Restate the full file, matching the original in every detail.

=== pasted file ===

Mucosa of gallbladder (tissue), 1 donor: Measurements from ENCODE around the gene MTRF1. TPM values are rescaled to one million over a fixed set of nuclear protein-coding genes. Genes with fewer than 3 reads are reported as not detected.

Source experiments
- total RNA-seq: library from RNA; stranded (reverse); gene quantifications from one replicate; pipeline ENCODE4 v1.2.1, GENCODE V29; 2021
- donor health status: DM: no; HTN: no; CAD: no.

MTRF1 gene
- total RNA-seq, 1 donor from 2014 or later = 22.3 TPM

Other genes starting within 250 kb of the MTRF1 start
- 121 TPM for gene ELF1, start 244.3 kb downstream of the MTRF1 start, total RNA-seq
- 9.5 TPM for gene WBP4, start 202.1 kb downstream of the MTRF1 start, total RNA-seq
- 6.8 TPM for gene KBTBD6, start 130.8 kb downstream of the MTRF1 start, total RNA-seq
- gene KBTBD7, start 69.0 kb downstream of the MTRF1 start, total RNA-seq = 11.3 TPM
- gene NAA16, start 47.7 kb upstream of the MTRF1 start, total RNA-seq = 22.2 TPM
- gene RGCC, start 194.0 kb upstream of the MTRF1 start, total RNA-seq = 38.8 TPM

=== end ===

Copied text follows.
Mucosa of gallbladder (tissue), 1 donor: Measurements from ENCODE around the gene MTRF1. TPM values are rescaled to one million over a fixed set of nuclear protein-coding genes. Genes with fewer than 3 reads are reported as not detected.

Source experiments
- total RNA-seq: library from RNA; stranded (reverse); gene quantifications from one replicate; pipeline ENCODE4 v1.2.1, GENCODE V29; 2021
- donor health status: DM: no; HTN: no; CAD: no.

MTRF1 gene
- total RNA-seq, 1 donor from 2014 or later = 22.3 TPM

Other genes starting within 250 kb of the MTRF1 start
- 121 TPM for gene ELF1, start 244.3 kb downstream of the MTRF1 start, total RNA-seq
- 9.5 TPM for gene WBP4, start 202.1 kb downstream of the MTRF1 start, total RNA-seq
- 6.8 TPM for gene KBTBD6, start 130.8 kb downstream of the MTRF1 start, total RNA-seq
- gene KBTBD7, start 69.0 kb downstream of the MTRF1 start, total RNA-seq = 11.3 TPM
- gene NAA16, start 47.7 kb upstream of the MTRF1 start, total RNA-seq = 22.2 TPM
- gene RGCC, start 194.0 kb upstream of the MTRF1 start, total RNA-seq = 38.8 TPM